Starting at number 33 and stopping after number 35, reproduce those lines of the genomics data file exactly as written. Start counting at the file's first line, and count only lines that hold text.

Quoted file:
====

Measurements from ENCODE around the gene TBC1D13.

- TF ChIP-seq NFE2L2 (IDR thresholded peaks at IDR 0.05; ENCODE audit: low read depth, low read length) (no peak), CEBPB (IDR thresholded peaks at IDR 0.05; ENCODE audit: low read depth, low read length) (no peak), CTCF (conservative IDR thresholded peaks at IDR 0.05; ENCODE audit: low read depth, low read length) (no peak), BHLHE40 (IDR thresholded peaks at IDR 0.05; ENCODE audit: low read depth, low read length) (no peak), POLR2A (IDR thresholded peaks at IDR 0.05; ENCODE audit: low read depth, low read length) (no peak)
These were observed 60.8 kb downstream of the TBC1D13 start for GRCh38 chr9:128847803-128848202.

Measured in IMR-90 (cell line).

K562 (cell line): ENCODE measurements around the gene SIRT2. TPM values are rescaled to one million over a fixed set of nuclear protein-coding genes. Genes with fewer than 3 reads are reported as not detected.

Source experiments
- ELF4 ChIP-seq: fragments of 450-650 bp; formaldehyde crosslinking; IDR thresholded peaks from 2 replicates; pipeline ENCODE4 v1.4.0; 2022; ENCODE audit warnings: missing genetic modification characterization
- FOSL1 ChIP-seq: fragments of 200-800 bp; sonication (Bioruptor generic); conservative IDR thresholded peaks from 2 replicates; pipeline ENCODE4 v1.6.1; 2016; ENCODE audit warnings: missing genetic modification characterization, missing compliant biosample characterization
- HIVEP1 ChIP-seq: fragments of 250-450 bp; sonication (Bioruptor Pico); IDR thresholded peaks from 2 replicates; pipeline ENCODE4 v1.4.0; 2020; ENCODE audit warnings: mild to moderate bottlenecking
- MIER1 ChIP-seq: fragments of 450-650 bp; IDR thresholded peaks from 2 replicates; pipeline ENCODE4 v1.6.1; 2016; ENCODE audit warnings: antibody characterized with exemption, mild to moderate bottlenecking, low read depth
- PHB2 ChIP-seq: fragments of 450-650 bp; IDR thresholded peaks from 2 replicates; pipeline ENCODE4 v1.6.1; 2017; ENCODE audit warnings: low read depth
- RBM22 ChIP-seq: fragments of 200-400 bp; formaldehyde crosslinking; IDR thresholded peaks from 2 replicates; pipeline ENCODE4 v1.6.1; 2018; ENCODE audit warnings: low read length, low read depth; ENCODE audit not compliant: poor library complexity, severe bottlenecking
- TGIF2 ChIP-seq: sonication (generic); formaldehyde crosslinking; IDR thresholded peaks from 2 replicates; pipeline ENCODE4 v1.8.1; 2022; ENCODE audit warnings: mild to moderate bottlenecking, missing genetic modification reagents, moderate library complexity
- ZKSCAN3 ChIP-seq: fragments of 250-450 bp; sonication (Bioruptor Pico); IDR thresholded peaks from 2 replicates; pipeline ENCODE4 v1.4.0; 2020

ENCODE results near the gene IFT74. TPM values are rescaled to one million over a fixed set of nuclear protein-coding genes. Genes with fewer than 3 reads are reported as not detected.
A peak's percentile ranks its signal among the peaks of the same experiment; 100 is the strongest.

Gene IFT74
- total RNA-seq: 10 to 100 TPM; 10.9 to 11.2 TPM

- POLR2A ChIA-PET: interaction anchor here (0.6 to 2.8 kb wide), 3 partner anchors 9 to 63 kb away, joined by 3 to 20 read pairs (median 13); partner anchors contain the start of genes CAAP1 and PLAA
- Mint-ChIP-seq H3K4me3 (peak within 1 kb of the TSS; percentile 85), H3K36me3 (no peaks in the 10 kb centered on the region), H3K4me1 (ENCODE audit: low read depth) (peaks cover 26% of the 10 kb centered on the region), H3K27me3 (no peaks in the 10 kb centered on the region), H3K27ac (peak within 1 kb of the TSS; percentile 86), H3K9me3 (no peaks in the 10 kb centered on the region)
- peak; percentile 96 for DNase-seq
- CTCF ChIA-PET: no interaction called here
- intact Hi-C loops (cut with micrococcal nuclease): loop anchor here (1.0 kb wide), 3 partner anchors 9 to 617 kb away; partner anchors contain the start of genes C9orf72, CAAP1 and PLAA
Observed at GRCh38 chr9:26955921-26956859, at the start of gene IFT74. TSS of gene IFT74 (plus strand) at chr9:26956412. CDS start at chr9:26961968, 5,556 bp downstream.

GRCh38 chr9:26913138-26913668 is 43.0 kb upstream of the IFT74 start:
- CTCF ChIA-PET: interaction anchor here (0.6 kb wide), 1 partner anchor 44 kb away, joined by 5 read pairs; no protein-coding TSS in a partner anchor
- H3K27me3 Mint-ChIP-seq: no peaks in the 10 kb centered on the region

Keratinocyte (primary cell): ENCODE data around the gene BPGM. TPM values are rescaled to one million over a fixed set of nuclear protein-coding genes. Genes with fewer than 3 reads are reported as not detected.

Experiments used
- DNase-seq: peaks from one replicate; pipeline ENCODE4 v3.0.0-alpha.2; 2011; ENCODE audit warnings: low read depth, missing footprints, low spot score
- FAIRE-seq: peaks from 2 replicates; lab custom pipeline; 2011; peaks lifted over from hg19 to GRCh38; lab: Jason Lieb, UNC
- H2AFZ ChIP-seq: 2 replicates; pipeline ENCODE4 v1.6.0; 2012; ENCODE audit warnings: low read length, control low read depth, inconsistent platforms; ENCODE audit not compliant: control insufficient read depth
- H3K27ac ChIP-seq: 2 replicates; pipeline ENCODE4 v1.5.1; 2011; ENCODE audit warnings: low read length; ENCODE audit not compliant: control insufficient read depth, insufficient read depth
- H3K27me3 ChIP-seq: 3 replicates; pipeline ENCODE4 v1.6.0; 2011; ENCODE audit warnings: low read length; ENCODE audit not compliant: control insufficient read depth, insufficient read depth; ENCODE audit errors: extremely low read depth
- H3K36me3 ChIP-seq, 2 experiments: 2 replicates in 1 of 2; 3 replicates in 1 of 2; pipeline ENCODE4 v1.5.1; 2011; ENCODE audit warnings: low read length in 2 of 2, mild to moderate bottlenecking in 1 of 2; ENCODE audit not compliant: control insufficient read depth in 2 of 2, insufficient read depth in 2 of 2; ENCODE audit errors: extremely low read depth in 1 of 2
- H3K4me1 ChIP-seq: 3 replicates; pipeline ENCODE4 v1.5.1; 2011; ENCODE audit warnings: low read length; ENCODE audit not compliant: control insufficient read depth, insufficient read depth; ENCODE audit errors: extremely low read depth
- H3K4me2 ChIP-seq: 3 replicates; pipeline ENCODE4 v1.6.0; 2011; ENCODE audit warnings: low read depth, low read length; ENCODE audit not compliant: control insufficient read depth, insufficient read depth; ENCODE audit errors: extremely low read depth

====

- H3K27ac ChIP-seq: 2 replicates; pipeline ENCODE4 v1.5.1; 2011; ENCODE audit warnings: low read length; ENCODE audit not compliant: control insufficient read depth, insufficient read depth
- H3K27me3 ChIP-seq: 3 replicates; pipeline ENCODE4 v1.6.0; 2011; ENCODE audit warnings: low read length; ENCODE audit not compliant: control insufficient read depth, insufficient read depth; ENCODE audit errors: extremely low read depth
- H3K36me3 ChIP-seq, 2 experiments: 2 replicates in 1 of 2; 3 replicates in 1 of 2; pipeline ENCODE4 v1.5.1; 2011; ENCODE audit warnings: low read length in 2 of 2, mild to moderate bottlenecking in 1 of 2; ENCODE audit not compliant: control insufficient read depth in 2 of 2, insufficient read depth in 2 of 2; ENCODE audit errors: extremely low read depth in 1 of 2